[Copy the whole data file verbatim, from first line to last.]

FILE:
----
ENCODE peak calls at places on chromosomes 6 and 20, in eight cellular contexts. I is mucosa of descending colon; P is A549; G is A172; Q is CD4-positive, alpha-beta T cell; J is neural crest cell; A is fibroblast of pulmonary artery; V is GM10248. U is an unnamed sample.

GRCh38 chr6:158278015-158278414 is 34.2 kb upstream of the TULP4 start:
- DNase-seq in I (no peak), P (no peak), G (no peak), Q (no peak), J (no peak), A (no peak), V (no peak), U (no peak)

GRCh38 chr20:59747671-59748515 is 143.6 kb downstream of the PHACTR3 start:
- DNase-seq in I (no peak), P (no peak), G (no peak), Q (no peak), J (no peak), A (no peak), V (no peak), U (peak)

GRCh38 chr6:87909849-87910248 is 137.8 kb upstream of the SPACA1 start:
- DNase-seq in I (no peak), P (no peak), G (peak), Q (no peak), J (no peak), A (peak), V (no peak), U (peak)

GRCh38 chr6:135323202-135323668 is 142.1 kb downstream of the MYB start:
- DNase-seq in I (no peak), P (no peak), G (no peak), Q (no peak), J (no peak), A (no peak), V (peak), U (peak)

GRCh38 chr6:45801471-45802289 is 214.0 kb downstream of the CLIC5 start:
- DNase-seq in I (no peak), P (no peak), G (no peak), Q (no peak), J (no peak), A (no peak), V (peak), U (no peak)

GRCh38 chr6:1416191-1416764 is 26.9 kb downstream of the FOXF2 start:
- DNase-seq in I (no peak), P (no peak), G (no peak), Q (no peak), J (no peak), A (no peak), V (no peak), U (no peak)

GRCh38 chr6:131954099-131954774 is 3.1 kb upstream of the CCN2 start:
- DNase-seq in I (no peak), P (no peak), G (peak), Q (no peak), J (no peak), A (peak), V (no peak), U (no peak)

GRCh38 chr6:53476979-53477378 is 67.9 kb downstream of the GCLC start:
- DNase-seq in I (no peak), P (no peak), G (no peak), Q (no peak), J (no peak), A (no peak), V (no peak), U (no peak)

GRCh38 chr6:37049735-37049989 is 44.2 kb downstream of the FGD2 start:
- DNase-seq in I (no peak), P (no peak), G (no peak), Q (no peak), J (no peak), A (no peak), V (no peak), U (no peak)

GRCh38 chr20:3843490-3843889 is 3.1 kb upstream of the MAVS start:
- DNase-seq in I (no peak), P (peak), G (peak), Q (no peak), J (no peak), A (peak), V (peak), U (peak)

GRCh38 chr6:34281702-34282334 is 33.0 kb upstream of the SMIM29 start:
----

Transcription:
ENCODE peak calls at places on chromosomes 6 and 20, in eight cellular contexts. I is mucosa of descending colon; P is A549; G is A172; Q is CD4-positive, alpha-beta T cell; J is neural crest cell; A is fibroblast of pulmonary artery; V is GM10248. U is an unnamed sample.

GRCh38 chr6:158278015-158278414 is 34.2 kb upstream of the TULP4 start:
- DNase-seq in I (no peak), P (no peak), G (no peak), Q (no peak), J (no peak), A (no peak), V (no peak), U (no peak)

GRCh38 chr20:59747671-59748515 is 143.6 kb downstream of the PHACTR3 start:
- DNase-seq in I (no peak), P (no peak), G (no peak), Q (no peak), J (no peak), A (no peak), V (no peak), U (peak)

GRCh38 chr6:87909849-87910248 is 137.8 kb upstream of the SPACA1 start:
- DNase-seq in I (no peak), P (no peak), G (peak), Q (no peak), J (no peak), A (peak), V (no peak), U (peak)

GRCh38 chr6:135323202-135323668 is 142.1 kb downstream of the MYB start:
- DNase-seq in I (no peak), P (no peak), G (no peak), Q (no peak), J (no peak), A (no peak), V (peak), U (peak)

GRCh38 chr6:45801471-45802289 is 214.0 kb downstream of the CLIC5 start:
- DNase-seq in I (no peak), P (no peak), G (no peak), Q (no peak), J (no peak), A (no peak), V (peak), U (no peak)

GRCh38 chr6:1416191-1416764 is 26.9 kb downstream of the FOXF2 start:
- DNase-seq in I (no peak), P (no peak), G (no peak), Q (no peak), J (no peak), A (no peak), V (no peak), U (no peak)

GRCh38 chr6:131954099-131954774 is 3.1 kb upstream of the CCN2 start:
- DNase-seq in I (no peak), P (no peak), G (peak), Q (no peak), J (no peak), A (peak), V (no peak), U (no peak)

GRCh38 chr6:53476979-53477378 is 67.9 kb downstream of the GCLC start:
- DNase-seq in I (no peak), P (no peak), G (no peak), Q (no peak), J (no peak), A (no peak), V (no peak), U (no peak)

GRCh38 chr6:37049735-37049989 is 44.2 kb downstream of the FGD2 start:
- DNase-seq in I (no peak), P (no peak), G (no peak), Q (no peak), J (no peak), A (no peak), V (no peak), U (no peak)

GRCh38 chr20:3843490-3843889 is 3.1 kb upstream of the MAVS start:
- DNase-seq in I (no peak), P (peak), G (peak), Q (no peak), J (no peak), A (peak), V (peak), U (peak)

GRCh38 chr6:34281702-34282334 is 33.0 kb upstream of the SMIM29 start: